State Communications Surveillance and Freedom of Opinion and Expression: Conclusions and Recommendations

This text is the final chapter „Conclusions and Recommendations“ of the report of the Special Rapporteur on the promotion and protection of the right to freedom of opinion and expression, Frank La Rue.

Communications techniques and technologies have evolved significantly, changing the way in which communications surveillance is conducted by States. States must therefore update their understandings and regulation of communications surveillance and modify their practices in order to ensure that individuals’ human rights are respected and protected.

States cannot ensure that individuals are able to freely seek and receive information or express themselves without respecting, protecting and promoting their right to privacy. Privacy and freedom of expression are interlinked and mutually dependent; an infringement upon one can be both the cause and consequence of an infringement upon the other. Without adequate legislation and legal standards to ensure the privacy, security and anonymity of communications, journalists, human rights defenders and whistleblowers, for example, cannot be assured that their communications will not be subject to States’ scrutiny.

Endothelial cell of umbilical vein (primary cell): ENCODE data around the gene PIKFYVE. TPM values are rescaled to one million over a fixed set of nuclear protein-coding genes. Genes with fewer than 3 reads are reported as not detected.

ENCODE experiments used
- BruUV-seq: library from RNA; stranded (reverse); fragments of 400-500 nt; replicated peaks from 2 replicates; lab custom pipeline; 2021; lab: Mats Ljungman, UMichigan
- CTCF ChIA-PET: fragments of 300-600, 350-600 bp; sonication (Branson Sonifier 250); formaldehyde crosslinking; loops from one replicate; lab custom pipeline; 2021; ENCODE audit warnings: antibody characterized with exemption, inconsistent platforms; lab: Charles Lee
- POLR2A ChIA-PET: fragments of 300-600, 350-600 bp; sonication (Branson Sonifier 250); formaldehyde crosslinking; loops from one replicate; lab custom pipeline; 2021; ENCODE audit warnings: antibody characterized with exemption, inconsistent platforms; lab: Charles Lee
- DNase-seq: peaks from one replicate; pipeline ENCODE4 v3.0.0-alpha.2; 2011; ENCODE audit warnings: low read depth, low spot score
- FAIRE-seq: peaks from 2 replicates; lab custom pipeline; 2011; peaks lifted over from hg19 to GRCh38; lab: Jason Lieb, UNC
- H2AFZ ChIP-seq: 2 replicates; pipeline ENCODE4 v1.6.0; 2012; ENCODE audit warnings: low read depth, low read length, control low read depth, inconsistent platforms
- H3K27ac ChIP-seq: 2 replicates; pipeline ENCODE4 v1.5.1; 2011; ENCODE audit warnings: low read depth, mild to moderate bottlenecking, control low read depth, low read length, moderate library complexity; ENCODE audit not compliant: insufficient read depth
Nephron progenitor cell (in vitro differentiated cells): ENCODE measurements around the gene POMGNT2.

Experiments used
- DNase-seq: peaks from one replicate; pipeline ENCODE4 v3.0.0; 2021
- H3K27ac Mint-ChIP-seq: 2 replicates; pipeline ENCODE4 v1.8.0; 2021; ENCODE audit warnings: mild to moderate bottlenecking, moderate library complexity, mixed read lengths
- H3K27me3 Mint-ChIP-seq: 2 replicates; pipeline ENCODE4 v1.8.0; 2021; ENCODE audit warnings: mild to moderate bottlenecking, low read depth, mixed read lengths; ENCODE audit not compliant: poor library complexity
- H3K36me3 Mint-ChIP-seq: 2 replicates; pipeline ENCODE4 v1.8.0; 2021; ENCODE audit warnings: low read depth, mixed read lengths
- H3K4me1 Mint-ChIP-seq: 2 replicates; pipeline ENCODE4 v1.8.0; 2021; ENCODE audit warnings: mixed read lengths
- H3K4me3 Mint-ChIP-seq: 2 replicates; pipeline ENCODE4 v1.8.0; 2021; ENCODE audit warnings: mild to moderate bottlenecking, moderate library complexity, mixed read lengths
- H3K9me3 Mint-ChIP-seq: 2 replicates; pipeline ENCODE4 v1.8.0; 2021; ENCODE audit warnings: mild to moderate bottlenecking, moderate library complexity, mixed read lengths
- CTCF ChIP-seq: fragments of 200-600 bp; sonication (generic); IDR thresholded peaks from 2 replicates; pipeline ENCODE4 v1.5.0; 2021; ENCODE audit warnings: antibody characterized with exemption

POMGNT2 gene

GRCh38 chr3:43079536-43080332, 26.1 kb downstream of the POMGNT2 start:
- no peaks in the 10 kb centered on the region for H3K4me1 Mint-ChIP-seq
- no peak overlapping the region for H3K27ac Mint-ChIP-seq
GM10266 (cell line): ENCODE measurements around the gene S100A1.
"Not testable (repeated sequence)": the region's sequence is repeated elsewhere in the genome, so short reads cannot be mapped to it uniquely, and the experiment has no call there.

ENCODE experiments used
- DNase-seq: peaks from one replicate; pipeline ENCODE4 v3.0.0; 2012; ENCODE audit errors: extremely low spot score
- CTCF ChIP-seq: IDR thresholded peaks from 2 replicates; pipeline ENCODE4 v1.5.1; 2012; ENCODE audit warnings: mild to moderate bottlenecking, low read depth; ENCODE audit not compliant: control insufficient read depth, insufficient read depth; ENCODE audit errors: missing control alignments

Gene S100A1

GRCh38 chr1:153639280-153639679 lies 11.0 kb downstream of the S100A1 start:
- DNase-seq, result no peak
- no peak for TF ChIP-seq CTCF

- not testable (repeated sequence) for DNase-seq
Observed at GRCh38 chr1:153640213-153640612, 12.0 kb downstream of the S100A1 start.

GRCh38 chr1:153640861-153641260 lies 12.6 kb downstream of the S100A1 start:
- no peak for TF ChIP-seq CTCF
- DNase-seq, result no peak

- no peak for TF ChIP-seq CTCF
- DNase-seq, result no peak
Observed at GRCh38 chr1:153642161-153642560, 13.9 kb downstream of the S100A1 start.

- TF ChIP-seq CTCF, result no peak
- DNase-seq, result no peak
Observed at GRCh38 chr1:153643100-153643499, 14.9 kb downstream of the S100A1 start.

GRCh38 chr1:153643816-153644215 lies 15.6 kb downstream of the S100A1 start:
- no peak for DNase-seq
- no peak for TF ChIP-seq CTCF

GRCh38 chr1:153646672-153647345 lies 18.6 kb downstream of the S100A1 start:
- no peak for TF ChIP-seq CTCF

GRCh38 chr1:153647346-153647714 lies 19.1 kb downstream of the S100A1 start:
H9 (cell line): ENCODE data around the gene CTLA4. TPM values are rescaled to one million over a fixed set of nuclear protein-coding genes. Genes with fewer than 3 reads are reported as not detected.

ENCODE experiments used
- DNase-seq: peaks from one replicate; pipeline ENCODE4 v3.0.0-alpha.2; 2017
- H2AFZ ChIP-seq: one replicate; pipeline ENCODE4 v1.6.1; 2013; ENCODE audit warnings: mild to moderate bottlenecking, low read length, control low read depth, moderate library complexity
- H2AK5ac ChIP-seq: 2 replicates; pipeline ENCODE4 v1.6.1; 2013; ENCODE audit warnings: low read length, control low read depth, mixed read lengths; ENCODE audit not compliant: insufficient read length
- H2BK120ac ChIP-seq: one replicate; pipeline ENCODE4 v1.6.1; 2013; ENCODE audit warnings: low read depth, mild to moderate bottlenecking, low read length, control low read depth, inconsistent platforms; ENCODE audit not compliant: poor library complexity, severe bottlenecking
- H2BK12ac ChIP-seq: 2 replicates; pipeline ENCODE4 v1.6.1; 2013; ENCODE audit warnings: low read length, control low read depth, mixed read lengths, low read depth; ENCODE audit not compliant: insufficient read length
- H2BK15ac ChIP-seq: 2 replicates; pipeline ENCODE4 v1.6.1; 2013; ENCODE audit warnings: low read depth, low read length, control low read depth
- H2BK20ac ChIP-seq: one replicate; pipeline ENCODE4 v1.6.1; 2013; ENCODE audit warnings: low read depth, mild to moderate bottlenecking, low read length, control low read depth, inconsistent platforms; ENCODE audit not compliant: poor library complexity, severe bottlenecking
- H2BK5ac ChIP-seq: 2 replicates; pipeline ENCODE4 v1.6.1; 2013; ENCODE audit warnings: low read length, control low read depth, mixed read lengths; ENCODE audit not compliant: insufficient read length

In order to meet their human rights obligations, States must ensure that the rights to freedom of expression and privacy are at the heart of their communications surveillance frameworks. To this end, the Special Rapporteur recommends the following:

Updating and strengthening laws and legal standards

Communications surveillance should be regarded as a highly intrusive act that potentially interferes with the rights to freedom of expression and privacy and threatens the foundations of a democratic society. Legislation must stipulate that State surveillance of communications must only occur under the most exceptional circumstances and exclusively under the supervision of an independent judicial authority. Safeguards must be articulated in law relating to the nature, scope and duration of the possible measures, the grounds required for ordering them, the authorities competent to authorize, carry out and supervise them, and the kind of remedy provided by the national law.